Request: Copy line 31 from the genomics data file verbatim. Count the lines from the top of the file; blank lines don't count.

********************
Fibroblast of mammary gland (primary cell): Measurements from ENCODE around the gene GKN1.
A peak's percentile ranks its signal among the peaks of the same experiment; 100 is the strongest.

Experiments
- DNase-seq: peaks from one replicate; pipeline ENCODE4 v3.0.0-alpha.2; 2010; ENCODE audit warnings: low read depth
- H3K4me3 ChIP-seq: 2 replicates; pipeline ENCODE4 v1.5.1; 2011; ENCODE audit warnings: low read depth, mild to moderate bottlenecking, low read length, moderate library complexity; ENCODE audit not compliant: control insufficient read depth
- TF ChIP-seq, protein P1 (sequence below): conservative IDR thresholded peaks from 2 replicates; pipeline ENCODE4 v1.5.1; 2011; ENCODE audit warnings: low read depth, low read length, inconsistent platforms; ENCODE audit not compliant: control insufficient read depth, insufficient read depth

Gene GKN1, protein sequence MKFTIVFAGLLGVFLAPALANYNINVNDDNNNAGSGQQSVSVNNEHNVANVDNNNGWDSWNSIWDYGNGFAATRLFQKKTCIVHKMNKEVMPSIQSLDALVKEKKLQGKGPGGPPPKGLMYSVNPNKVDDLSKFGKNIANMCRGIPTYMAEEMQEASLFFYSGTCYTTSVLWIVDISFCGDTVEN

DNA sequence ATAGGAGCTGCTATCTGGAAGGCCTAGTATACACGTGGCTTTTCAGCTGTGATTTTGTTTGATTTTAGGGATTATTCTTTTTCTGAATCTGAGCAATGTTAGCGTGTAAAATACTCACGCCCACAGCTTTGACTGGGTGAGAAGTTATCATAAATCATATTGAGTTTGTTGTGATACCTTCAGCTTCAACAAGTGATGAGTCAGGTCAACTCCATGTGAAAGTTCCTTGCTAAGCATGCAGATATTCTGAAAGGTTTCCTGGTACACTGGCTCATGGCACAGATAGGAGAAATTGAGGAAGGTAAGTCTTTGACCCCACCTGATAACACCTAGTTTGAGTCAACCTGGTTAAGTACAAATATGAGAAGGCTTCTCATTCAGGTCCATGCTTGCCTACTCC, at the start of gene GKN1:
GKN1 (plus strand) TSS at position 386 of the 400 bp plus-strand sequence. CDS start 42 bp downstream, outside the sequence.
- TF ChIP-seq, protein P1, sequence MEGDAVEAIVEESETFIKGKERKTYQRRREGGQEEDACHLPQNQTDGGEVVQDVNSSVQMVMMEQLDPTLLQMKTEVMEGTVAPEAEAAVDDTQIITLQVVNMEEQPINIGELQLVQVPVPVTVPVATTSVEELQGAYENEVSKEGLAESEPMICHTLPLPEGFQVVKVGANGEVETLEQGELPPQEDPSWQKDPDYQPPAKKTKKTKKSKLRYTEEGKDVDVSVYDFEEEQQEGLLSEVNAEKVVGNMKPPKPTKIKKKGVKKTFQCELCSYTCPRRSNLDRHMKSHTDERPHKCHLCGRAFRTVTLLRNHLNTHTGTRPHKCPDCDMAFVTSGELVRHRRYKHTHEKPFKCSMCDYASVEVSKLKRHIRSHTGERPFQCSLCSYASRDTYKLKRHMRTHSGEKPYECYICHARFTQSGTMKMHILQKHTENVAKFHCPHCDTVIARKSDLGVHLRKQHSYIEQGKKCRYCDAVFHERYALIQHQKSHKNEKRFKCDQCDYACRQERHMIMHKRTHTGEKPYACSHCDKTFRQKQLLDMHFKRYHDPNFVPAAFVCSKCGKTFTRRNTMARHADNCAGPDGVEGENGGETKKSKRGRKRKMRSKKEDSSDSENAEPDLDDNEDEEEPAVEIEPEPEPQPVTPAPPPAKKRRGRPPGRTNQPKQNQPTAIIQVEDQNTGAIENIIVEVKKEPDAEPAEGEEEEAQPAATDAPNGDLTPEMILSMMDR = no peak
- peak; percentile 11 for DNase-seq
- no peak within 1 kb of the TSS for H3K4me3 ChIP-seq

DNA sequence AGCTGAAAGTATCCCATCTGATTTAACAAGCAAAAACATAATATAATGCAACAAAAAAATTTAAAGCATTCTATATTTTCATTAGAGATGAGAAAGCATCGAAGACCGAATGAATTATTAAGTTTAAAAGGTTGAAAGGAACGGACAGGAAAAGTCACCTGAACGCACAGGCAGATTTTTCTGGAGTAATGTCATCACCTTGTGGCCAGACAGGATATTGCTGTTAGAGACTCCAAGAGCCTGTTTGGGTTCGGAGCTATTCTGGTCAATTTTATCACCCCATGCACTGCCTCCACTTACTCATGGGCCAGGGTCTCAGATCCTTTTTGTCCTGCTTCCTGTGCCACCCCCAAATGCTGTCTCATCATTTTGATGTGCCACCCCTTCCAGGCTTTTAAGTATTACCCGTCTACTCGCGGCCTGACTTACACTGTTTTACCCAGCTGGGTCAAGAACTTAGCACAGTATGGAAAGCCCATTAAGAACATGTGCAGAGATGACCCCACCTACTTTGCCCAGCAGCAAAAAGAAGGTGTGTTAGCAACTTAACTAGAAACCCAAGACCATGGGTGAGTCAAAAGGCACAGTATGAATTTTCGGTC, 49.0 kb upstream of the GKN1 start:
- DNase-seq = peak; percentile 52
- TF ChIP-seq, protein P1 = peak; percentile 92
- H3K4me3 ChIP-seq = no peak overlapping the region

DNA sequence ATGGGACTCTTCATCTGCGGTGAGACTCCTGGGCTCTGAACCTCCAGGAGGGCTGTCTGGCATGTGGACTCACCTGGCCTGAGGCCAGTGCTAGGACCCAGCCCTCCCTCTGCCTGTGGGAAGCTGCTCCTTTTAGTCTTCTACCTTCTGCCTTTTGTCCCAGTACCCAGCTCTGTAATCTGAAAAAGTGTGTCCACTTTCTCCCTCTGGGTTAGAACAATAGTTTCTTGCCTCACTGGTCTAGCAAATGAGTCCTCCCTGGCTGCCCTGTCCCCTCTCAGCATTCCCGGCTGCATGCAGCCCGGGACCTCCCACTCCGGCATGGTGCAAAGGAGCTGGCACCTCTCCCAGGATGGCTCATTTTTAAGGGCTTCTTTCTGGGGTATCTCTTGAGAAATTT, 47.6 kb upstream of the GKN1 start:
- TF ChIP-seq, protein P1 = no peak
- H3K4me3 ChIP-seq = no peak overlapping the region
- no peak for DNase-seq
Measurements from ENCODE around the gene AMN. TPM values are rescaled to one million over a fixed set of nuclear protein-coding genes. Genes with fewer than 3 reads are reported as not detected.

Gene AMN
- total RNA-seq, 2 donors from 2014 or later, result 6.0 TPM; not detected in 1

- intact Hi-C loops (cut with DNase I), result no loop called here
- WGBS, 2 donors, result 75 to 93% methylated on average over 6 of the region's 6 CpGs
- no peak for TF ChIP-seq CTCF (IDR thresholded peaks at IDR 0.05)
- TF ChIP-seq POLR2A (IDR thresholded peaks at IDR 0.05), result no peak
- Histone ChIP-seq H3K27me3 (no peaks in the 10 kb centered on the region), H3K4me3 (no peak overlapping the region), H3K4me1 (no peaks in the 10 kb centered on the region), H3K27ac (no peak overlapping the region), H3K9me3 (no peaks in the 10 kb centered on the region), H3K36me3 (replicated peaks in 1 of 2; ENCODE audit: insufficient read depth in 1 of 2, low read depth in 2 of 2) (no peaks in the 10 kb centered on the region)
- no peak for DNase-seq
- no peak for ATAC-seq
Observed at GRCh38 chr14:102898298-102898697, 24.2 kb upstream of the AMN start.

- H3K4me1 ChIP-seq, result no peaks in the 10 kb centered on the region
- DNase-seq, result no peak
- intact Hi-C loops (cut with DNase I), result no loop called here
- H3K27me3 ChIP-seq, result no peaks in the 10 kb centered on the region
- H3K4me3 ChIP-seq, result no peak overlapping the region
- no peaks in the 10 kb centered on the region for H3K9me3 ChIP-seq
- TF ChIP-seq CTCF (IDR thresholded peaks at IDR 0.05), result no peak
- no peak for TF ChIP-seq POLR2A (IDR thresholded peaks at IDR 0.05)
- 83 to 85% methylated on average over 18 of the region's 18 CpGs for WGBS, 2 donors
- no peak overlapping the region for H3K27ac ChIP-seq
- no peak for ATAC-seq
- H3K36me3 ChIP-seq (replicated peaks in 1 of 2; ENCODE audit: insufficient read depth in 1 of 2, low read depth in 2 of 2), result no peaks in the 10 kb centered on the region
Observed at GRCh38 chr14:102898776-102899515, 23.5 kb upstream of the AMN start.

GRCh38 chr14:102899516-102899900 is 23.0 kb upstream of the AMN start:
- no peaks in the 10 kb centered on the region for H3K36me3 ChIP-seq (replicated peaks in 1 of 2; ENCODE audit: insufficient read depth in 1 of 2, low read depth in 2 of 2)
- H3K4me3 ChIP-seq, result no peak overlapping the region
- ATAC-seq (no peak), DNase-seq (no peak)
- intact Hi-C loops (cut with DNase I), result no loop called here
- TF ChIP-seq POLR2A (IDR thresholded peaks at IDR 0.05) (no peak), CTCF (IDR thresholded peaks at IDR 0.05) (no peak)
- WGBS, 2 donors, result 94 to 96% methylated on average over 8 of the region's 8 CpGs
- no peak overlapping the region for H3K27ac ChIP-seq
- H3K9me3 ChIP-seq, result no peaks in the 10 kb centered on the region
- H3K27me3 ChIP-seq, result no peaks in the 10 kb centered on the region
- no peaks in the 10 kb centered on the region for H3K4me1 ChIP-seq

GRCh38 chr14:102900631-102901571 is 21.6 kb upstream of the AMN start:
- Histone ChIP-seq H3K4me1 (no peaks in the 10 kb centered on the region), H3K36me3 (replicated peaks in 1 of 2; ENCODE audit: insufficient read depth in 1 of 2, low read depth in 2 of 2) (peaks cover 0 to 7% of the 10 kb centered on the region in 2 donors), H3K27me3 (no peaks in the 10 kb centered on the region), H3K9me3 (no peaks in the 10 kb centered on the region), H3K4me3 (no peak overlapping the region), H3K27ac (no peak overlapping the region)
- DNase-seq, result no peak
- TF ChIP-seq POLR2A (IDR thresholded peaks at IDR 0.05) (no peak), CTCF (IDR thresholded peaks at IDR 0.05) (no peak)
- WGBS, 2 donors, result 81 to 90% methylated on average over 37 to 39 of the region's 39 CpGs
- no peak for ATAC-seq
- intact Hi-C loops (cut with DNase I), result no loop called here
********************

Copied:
Observed at GRCh38 chr14:102898298-102898697, 24.2 kb upstream of the AMN start.